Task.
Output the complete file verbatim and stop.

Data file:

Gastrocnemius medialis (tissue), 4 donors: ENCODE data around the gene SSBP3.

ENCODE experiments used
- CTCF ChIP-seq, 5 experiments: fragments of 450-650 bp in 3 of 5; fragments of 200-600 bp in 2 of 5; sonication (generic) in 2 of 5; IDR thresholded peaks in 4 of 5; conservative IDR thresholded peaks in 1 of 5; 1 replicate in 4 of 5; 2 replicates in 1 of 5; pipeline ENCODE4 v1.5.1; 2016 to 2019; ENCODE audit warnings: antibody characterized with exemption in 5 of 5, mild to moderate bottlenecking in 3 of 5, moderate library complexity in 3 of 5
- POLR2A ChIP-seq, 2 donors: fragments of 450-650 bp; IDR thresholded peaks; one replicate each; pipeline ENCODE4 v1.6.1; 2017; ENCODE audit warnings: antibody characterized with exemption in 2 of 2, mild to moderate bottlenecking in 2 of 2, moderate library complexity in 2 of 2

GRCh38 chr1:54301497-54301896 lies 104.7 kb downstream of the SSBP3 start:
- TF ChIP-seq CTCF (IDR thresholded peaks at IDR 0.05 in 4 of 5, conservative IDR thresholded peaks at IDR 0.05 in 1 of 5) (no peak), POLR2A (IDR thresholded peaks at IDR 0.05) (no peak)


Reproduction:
Gastrocnemius medialis (tissue), 4 donors: ENCODE data around the gene SSBP3.

ENCODE experiments used
- CTCF ChIP-seq, 5 experiments: fragments of 450-650 bp in 3 of 5; fragments of 200-600 bp in 2 of 5; sonication (generic) in 2 of 5; IDR thresholded peaks in 4 of 5; conservative IDR thresholded peaks in 1 of 5; 1 replicate in 4 of 5; 2 replicates in 1 of 5; pipeline ENCODE4 v1.5.1; 2016 to 2019; ENCODE audit warnings: antibody characterized with exemption in 5 of 5, mild to moderate bottlenecking in 3 of 5, moderate library complexity in 3 of 5
- POLR2A ChIP-seq, 2 donors: fragments of 450-650 bp; IDR thresholded peaks; one replicate each; pipeline ENCODE4 v1.6.1; 2017; ENCODE audit warnings: antibody characterized with exemption in 2 of 2, mild to moderate bottlenecking in 2 of 2, moderate library complexity in 2 of 2

GRCh38 chr1:54301497-54301896 lies 104.7 kb downstream of the SSBP3 start:
- TF ChIP-seq CTCF (IDR thresholded peaks at IDR 0.05 in 4 of 5, conservative IDR thresholded peaks at IDR 0.05 in 1 of 5) (no peak), POLR2A (IDR thresholded peaks at IDR 0.05) (no peak)